It's all about turnout now - a point reinforced by a presentation being circulated by Ipsos-MORI. The chart below shows how, according to their numbers, Livingstone's likelihood of winning increases as turnout increases.
The race for Mayor is justn't a battle between Boris, Ken and Brian; it's a battle between MORI, Mruk Cello, ICM and YouGov. Last minute events and differential turnouts mean that polls never pretend to be accurate predictions of a result but over the next few days we'll be updating this table to compare the pollsters' final numbers.
On Friday we had what we think is MORI's final poll and that showed a victory for Ken Livingstone on second preferences by 6%.
Today a Mruk Cello poll for The Sunday Times also has Livingstone ahead on second preferences but only by 2%.
Tomorrow, for the Evening Standard, we'll have YouGov's final survey - YouGov has consistently put Boris Johnson in the lead.
We are also expecting an ICM survey. We'll fill the box in as we get all of the results.
A new Ipsos-MORI poll funded by Unison has Livingstone ahead by 3% on first preferences and 6% with
second preferences. The Guardian notes
that strangely the final results include answers from people known not
to be registered voters. With this taken into account the lead
decreases to 4%.
PoliticalBetting has the story and notes that it's not yet clear whether the wording has been improved on since the last poll.
A poll by Mruk Cello for The Sunday Times points to a very close race for the London Mayoralty. Mruk Cello, associated with polling in Scotland only until now, join MORI and ICM in pointing to a close outcome to this race. YouGov, in contrast, polling every Monday for the London Evening Standard, has suggested Boris Johnson is on course for victory on second preferences. There'll be another YouGov/ Standard poll tomorrow.
Opinion amongst political insiders has also been tightening. As poll day nears, a majority of the one hundred Westminster insiders surveyed on a weekly basis by PoliticsHome.com are still predicting a Boris victory but that majority is sharply down from 75% to 25% to just 57% to 43%.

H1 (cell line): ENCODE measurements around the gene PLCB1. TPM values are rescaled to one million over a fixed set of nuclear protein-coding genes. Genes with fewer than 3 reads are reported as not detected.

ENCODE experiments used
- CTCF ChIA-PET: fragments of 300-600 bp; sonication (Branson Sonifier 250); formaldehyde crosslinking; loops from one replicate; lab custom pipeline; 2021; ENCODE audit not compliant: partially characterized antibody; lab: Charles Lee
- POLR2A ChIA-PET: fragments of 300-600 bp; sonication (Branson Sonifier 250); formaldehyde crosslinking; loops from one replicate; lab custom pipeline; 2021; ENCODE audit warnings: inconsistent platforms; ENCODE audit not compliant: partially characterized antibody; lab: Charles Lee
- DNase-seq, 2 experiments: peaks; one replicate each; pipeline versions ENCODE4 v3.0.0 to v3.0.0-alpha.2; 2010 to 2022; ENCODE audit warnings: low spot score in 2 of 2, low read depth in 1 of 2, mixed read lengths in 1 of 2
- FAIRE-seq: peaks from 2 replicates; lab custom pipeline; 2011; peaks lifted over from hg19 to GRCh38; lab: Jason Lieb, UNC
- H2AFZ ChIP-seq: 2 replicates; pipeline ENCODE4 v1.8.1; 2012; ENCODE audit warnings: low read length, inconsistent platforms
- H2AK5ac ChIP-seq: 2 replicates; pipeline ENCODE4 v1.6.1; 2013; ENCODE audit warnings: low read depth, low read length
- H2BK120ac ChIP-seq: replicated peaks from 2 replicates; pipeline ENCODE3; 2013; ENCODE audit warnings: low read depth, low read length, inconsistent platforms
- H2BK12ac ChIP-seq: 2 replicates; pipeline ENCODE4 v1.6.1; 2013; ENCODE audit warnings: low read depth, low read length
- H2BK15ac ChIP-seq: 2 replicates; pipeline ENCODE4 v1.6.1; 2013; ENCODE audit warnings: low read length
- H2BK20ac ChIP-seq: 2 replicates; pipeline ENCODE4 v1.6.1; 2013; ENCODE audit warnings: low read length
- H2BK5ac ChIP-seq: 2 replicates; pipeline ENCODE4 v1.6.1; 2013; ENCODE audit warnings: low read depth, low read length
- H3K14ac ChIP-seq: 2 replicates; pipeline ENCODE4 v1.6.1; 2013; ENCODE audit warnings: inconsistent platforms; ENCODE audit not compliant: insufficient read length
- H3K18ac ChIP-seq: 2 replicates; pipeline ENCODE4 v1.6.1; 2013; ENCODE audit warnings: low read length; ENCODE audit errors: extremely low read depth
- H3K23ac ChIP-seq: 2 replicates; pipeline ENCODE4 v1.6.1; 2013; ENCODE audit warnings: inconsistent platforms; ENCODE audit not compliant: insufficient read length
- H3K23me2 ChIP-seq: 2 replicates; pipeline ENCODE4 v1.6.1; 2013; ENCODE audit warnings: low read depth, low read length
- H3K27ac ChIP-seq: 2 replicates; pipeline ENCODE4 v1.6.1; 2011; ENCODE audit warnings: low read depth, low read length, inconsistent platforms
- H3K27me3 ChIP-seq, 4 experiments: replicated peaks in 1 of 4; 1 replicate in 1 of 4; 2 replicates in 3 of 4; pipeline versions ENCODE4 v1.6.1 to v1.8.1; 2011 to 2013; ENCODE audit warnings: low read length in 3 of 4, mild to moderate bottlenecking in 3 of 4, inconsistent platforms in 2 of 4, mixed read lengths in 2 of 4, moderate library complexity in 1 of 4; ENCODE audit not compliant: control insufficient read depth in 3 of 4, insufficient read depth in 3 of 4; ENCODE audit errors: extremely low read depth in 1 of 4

The Boris campaign are not unhappy at the latest polls. They had been worried that complacency was creeping in to some parts of the party. They expect strongly negative advertising from Ken Livingstone in the run in to polling day and are keen to ensure that every Tory activist gets out on to the pavements to get the vote out. One member of Team Boris told us that "the polls are pretty meaningless now; this is all about turnout, turnout, turnout". On that score, at least, Mruk Cello found that Boris supporters were likeliest to vote.
The race for the London Mayoralty isn't just a battle between Boris, Ken and Brian but also between YouGov, ICM and MORI.
YouGov are showing Boris well ahead while ICM and now MORI are pointing to a much closer race. As revealed by The Guardian, MORI (Ken Livingstone's own pollster) has him 2% ahead on second preferences. The graphic above illustrates the position on first preferences.
The Johnson campaign won't mind this finding too much. They know that getting out the vote is crucial and they want every Conservative voter to think that it matters that they get to the polls. It does.
A poll yesterday of political insiders for the new PoliticsHome.com website showed that 75% expected a victory for Boris Johnson and just 25% a victory for the incumbent.
What the polls don't measure is the crucial get-out-the-vote operation where the Tories probably have the edge. No room for complacency though for Boris. Livingstone will enjoy painting himself as Komeback Ken.
The latest opinion poll gives Boris Johnson a 12% lead over Ken Livingstone. Fraser Nelson is even speculating that the bicycling Boris might win on the first round. Things aren't exactly getting any better for Mr Livingstone. His campaign launch has been overshadowed by the news that he might have been in breach of Electoral Commission rules for seven years. Credit to the tireless Greg Hands MP for doing the digging on that.